This man won more than £100,000 after betting on Donald Trump to win the US election

A hotelier who won more than £100,000 by backing Donald Trump to win the US presidential election has said he “never wavered”.

John Mappin, owner of the Camelot Castle Hotel in Tintagel, Cornwall, placed 33 bets with William Hill over the past 18 months backing the billionaire businessman to beat Hillary Clinton.

Mappin, along with his wife Irina, was a vocal supporter of Trump on social media and amassed a following of more than 687,000 people.

He won £110,767 as a result of the bets, which formed his first ever flutter when odds on Trump were offered at 33-1.

The bookmaker’s spokesman Graeme Sharpe described the win as “one of the heaviest defeats we have had in political betting”.

On being presented with a giant cheque, Mappin said: “Obviously we are delighted with the cheque.

“Obviously when we put the bet on I was either teeing myself up for the biggest portion of humble pie with egg-on-face topping or the greatest moment of ‘I told you so’ probably in the history of ‘I told you so’s’.

“In truth it was never about the money.

“I knew within a few hours that he was going to win – I was absolutely certain. Of course if you say that in hindsight … nobody would believe me. I could say ‘well I knew Donald Trump was going to win’ so I decided to put the bet on purely as a marker.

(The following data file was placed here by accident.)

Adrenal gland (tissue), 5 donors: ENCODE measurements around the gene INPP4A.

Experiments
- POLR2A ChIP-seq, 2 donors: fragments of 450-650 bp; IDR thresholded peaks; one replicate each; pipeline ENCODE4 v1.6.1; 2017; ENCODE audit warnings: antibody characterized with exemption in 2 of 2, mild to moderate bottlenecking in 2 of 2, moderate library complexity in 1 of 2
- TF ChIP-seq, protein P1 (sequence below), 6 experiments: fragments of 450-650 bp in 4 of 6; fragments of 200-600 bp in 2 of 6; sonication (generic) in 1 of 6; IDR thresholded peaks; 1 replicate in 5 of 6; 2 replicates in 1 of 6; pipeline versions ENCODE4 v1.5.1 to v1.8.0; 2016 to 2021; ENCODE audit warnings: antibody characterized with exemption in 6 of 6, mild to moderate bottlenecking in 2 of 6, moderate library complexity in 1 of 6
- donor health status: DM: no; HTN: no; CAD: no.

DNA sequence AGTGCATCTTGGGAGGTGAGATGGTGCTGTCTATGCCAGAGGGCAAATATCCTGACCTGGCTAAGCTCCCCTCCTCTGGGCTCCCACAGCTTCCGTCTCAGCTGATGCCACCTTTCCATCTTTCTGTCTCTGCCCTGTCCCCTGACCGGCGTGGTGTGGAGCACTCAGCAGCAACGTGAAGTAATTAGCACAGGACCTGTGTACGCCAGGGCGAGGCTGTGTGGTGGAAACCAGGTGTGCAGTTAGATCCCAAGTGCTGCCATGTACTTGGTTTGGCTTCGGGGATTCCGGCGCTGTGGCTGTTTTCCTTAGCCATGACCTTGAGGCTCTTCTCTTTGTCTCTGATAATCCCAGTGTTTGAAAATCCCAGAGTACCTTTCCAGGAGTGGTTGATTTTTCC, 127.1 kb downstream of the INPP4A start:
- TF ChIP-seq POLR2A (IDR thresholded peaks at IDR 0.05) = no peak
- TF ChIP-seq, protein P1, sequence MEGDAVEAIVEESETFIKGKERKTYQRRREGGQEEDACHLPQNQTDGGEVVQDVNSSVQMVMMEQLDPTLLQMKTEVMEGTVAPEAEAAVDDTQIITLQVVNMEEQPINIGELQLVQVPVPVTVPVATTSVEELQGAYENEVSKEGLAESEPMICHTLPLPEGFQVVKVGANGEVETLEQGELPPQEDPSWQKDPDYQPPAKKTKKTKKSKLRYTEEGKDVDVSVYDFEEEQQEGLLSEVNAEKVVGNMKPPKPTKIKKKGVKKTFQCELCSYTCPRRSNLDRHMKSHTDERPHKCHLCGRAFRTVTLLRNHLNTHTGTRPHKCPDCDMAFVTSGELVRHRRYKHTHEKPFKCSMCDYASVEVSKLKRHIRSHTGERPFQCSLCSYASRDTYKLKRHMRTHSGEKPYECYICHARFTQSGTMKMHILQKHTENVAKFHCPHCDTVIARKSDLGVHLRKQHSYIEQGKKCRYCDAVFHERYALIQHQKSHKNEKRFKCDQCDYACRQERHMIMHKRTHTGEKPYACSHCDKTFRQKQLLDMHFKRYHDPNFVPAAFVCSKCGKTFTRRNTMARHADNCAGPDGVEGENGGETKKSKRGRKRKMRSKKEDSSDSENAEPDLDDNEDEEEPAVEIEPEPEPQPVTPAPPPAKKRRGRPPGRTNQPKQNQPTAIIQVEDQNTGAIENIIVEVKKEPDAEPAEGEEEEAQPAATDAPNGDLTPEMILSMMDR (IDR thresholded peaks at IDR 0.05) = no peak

“We never wavered – in fact I think we even increased our stake three days before the election so we were certain at the beginning, certain halfway through and certain at the end.”

Mappin, who is a member of the family behind Bond Street jewellers Mappin And Webb, said Trump’s victory was as significant as the Declaration Of Independence in 1776.

“I suppose really who I have to thank for this is Mr Trump himself. He has done the most incredibly noble action. He has taken so much incoming flak for a year and a half and he has done a service to this world. In my view, that’s historic.

“I don’t think anything has happened in America like this since 1776.”

He said the money would go towards recruiting and training people in social media.

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